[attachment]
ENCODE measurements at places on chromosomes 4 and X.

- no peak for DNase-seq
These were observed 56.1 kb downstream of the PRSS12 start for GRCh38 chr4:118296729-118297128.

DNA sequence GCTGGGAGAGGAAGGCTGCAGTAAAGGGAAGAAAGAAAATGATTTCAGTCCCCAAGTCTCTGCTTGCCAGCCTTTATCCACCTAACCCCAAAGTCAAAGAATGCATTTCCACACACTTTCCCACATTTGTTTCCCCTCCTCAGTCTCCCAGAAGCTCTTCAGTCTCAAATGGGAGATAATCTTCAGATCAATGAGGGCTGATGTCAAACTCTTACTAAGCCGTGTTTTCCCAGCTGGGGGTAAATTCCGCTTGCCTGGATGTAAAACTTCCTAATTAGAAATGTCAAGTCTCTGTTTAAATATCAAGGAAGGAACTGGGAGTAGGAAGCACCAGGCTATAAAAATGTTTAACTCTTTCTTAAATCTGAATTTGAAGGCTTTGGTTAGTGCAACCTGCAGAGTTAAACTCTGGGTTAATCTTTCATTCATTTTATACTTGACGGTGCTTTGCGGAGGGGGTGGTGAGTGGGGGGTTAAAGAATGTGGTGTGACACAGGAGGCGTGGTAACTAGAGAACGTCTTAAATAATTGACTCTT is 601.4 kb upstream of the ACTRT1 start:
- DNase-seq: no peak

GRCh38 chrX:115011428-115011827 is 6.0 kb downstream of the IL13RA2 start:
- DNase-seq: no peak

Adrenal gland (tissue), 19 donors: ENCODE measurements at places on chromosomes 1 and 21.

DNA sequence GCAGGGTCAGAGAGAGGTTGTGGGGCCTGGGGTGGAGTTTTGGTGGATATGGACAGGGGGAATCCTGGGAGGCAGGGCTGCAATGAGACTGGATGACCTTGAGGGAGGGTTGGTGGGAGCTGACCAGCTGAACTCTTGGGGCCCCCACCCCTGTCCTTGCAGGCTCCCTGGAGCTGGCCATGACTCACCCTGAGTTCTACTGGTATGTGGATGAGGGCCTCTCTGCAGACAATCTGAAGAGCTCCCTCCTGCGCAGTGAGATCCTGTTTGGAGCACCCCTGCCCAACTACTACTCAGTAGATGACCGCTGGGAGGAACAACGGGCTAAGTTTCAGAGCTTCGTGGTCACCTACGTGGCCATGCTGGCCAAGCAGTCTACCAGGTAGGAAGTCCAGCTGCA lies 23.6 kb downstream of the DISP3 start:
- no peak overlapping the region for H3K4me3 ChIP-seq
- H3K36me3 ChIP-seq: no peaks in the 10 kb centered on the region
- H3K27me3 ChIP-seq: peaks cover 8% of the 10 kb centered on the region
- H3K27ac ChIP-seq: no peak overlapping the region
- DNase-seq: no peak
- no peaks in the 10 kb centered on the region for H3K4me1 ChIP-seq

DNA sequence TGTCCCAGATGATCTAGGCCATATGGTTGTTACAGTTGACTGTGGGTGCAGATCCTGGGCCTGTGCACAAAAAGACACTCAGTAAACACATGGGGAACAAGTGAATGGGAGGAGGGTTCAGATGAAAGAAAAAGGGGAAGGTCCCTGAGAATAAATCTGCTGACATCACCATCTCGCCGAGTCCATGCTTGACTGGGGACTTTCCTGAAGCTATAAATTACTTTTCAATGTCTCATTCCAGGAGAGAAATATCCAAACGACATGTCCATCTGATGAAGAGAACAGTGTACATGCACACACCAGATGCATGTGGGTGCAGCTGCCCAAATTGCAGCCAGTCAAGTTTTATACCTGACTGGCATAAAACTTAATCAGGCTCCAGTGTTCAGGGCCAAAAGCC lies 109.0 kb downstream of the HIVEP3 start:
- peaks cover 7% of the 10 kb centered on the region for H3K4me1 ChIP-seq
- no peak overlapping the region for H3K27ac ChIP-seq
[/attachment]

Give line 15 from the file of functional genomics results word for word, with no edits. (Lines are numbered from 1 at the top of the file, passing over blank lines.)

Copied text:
- no peaks in the 10 kb centered on the region for H3K4me1 ChIP-seq